Chiplets, Inc. v. June Dairy Products Co., 89 F. Supp. 814 (D.N.J. 1950)
April 17, 1950
United States District Court, D. New Jersey.
*815 Munn, Liddy & Glaccum, New York City, for plaintiff.
Harry Sommers, Newark, N. J., for defendants.
SMITH, District Judge.
This is a suit under the patent laws for the infringement of two patents of which the plaintiff is admittedly the owner. The defendants deny infringement and challenge the validity of the patent. The suit is before the Court at this time on a motion for summary judgment filed by the defendants under Rule 56 of the Federal Rules of Civil Procedure, 28 U.S.C.A. This motion is predicated primarily upon the record made thus far by the defendants, a voluminous record which includes depositions, prior art references, numerous exhibits, interrogatories and the answers thereto, and an affidavit.
Each of the patents in suit covers a complicated mechanism for the production of print butter, a small portion of butter bearing a symbol or design. The validity of these patents is here challenged on the ground of anticipation or lack of invention. The defendants have cited in support of the defense, and particularly in support of the present motion, several earlier patents. It is their contention that the claims in suit "read directly on" the disclosures of the cited reference, and that the patents are therefore "invalid as a matter of law."
The evidence here presented by the defendants may ultimately prove sufficient to sustain the defense of invalidity, but this would not warrant a summary trial of the issue on a motion for summary judgment. The mechanism defined in the respective claims, appraised in the light of the prior art and measured by the commonly accepted criteria, may lack patentable invention as the defendants here contend. This Court, however, could not conscientiously decide the issue of validity on the present record without the benefit of expert testimony. It is our opinion that to do so in this case would be nothing more than a presumptuous display of mechanical proficiency.
We do not mean to suggest that Rule 56 of the Rules of Civil Procedure may not be invoked in patent cases. A summary judgment may be entered in a patent suit, as in any other, when it clearly appears "that the moving party is entitled to a judgment as a matter of law." See Milcor Steel Co. v. George A. Fuller Co., 2 Cir., 122 F.2d 292, affirmed 316 U.S. 143, 62 S. Ct. 969, 86 L. Ed. 1332; Engineering Development *816 Laboratories v. Radio Corporation of America, D.C., 62 F. Supp. 464. It is our opinion, however, that a summary judgment on the issue of patent validity should be entered "only where the matter is free from doubt and where invalidity so clearly appears that no testimony can change its legal aspect." See American Safety Device Co. v. Liebel-Binney Construction Co., 3 Cir., 243 F. 575, 576, and the cases therein cited. See also the cases hereinafter cited.
The defense of noninfringement is here supported by the affidavit of one Bertil J. Skoglund, an employee of one of the defendants. This affidavit contains nothing more than the opinion of the affiant, testimony which would ordinarily be elicited on the trial of the issue. The acceptance of the opinions therein expressed at this time would obviously deny the plaintiff the opportunity of cross-examination. The plaintiffs have filed no counter-affidavit but in our opinion none is necessary. The ordinary mode of trial has not been replaced by summary trial by affidavit. See Bowers v. E. J. Rose Mfg. Co., 9 Cir., 149 F.2d 612, 615. The issue of infringement is an issue of fact which can ordinarily be determined only on a trial on the merits. Van Wormer v. Champion Paper & Fibre Co., D.C., 28 F. Supp. 813; American Optical Co. v. New Jersey Optical Co., D.C., 58 F. Supp. 601, 605.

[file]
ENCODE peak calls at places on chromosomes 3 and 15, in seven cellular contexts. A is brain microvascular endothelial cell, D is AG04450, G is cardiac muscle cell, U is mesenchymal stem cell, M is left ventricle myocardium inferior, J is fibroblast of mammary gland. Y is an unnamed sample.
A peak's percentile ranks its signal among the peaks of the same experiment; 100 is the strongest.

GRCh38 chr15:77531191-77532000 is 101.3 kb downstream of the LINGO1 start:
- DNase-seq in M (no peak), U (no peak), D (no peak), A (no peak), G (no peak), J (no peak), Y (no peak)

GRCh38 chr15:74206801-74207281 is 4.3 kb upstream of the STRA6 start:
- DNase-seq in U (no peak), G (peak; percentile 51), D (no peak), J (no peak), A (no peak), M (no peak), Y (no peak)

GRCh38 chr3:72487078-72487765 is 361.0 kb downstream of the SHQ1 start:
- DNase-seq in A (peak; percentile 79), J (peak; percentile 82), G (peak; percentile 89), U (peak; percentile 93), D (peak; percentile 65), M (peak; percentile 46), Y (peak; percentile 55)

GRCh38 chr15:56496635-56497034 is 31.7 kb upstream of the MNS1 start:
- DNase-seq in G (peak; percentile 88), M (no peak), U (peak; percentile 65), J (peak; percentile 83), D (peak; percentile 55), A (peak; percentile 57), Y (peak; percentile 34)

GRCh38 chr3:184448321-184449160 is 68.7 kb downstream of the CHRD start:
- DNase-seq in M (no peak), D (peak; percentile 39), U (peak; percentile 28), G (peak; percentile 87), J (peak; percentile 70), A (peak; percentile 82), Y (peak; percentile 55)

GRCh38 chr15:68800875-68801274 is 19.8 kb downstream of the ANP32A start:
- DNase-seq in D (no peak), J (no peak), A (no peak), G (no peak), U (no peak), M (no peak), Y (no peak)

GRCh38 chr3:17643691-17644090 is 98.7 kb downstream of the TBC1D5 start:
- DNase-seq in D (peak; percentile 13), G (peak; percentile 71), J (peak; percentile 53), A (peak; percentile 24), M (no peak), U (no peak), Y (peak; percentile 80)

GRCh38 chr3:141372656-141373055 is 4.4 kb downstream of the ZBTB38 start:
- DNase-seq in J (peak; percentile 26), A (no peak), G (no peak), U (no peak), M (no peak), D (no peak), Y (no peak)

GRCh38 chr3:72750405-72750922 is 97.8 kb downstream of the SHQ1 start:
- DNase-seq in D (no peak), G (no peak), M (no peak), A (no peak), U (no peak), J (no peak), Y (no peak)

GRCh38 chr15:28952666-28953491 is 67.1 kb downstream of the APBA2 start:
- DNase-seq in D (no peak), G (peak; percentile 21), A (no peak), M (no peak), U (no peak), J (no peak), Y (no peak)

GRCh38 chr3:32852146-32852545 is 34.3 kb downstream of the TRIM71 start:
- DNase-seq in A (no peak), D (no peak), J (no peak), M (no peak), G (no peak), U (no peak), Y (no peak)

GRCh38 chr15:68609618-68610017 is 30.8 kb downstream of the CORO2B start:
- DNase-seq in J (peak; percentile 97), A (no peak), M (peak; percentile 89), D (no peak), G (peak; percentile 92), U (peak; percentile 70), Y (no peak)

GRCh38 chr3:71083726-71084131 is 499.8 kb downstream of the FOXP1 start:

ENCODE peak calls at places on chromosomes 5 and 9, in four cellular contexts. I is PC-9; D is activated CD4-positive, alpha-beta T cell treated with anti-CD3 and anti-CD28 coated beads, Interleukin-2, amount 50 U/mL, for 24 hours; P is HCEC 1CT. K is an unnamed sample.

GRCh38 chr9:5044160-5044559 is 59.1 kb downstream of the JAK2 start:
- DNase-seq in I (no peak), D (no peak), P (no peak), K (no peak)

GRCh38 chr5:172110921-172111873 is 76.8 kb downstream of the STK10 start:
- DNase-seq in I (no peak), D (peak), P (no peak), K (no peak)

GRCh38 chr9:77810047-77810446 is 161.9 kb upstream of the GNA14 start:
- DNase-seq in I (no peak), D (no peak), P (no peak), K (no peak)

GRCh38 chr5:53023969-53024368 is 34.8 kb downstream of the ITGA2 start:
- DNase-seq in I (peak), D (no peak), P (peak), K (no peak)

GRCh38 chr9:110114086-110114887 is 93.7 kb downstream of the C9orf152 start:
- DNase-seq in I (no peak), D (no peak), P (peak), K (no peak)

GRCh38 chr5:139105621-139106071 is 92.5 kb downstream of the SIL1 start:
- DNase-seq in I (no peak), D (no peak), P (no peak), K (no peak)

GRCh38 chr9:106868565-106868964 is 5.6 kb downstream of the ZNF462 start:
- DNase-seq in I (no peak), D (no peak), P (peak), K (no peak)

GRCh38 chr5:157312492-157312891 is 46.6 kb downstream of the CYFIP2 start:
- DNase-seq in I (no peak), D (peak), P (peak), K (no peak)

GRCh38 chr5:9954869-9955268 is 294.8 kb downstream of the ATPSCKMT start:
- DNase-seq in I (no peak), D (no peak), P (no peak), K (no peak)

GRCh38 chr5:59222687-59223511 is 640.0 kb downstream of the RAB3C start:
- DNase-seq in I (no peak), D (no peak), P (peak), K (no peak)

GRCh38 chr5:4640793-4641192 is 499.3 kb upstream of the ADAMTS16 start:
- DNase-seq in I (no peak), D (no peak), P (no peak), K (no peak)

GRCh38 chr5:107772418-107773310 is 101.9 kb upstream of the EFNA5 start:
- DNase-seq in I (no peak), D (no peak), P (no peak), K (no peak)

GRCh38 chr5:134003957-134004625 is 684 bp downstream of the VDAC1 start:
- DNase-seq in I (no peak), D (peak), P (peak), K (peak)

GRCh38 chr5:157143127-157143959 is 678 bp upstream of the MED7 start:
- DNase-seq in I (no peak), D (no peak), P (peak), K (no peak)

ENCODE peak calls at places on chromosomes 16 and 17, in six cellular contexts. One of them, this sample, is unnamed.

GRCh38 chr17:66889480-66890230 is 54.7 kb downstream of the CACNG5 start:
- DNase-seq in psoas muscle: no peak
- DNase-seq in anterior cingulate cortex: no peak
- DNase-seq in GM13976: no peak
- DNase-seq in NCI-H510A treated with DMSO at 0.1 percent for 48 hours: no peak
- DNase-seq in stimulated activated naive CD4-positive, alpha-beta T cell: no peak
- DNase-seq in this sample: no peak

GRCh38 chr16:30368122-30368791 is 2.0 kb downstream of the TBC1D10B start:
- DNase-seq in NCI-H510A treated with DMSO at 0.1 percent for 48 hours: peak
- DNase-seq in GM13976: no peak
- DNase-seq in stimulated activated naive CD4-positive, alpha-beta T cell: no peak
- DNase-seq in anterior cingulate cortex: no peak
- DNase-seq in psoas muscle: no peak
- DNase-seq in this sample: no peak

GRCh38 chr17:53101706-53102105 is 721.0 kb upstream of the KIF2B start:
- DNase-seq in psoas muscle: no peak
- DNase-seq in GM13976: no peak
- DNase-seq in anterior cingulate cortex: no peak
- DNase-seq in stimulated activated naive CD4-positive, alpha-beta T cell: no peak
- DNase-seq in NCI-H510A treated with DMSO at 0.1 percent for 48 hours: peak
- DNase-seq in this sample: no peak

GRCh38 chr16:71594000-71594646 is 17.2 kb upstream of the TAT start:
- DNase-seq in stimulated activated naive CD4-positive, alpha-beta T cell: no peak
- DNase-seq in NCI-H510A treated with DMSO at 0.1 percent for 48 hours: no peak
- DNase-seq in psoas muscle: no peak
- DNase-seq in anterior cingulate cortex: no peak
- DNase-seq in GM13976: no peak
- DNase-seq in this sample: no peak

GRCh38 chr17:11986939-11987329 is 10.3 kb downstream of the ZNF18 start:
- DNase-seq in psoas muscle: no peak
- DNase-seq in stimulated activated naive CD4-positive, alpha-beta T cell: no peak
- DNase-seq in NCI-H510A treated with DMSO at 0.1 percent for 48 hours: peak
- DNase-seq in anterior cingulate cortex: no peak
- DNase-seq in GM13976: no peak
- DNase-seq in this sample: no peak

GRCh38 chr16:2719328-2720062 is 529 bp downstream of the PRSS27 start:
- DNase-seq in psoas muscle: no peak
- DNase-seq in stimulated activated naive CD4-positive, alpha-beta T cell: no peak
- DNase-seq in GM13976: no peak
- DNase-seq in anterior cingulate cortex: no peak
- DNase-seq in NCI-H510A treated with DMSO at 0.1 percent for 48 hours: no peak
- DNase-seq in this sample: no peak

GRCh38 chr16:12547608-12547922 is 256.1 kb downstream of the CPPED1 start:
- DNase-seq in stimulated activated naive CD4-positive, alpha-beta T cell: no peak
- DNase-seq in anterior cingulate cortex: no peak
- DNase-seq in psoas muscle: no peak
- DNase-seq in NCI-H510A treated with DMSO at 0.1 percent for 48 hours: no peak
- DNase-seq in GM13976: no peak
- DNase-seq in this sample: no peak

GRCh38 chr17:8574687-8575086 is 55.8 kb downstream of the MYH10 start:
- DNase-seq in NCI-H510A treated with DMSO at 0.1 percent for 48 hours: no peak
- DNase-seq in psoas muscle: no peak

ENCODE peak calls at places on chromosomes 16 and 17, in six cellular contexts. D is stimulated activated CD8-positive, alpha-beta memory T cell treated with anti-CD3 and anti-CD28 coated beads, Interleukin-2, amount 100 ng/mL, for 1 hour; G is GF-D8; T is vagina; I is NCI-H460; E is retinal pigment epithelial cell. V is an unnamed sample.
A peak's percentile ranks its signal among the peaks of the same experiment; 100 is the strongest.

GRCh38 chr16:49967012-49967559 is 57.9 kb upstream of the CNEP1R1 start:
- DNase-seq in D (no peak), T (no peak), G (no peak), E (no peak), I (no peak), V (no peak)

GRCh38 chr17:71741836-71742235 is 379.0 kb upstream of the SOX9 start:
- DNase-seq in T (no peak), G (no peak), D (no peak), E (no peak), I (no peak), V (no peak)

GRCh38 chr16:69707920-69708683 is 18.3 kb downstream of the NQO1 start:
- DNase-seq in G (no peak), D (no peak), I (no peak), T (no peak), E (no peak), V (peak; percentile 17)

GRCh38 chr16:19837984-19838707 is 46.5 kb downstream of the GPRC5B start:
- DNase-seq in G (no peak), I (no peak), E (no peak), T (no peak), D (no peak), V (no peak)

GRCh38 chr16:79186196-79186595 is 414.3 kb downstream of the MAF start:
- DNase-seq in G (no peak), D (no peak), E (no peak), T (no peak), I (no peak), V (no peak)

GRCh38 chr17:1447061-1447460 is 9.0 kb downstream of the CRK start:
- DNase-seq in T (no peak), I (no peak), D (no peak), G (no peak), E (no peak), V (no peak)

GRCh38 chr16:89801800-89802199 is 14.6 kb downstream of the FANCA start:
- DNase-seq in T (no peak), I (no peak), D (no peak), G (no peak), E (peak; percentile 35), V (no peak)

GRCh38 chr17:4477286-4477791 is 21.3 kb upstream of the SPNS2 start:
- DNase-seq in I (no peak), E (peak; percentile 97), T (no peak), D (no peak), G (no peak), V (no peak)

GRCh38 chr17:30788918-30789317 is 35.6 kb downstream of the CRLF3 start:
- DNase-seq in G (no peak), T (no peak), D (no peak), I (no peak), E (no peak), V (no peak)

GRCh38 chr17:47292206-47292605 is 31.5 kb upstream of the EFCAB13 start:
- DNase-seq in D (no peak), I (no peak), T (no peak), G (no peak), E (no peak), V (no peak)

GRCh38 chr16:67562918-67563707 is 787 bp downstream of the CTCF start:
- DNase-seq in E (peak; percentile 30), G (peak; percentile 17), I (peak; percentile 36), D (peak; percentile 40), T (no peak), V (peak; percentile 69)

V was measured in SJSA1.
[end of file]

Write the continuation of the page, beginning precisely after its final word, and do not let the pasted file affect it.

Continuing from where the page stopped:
The present record will not support a determination that there is no genuine issue of fact, a determination essential to the entry of summary judgment. There is no authority in the Court to summarily try the factual issues in advance of trial and on the affidavits and depositions of the witnesses. Frederick Hart & Co. v. Recordgraph Corp., 3 Cir., 169 F.2d 580; Colby v. Klune, 2 Cir., 178 F.2d 872, 873; See also Reynolds Metals Co. v. Metals Disintegrating Co., 3 Cir., 176 F.2d 90. The complete absence of any genuine issue of fact must be apparent and all doubts thereon must be resolved against the moving party.
The defendant C. Doering & Son, Inc., a competitor of the plaintiff, has filed a counterclaim in which it asserts a claim for treble damages under Section 4 of the Clayton Act, 15 U.S.C.A. § 15. The counterclaim alleges that the plaintiff has made and entered into certain license agreements in violation of Section 3 of the said Act, 15 U.S.C.A. § 14, and Sections 1 and 2 of the Sherman Act, 15 U.S.C.A. §§ 1 and 2, to the irreparable damage of the said defendant. The essential allegations of the counterclaim are denied in the reply filed by the plaintiff.
There is joined in the motion for summary judgment a motion to dismiss the complaint. This motion is predicated upon the allegations of the counterclaim, here supported by certain interrogatories and the answers thereto, copies of license agreements, admitted to be true copies, and two depositions. The facts are not in dispute and the only issue raised by this motion is one of law, to wit, the construction of the license agreements or leases.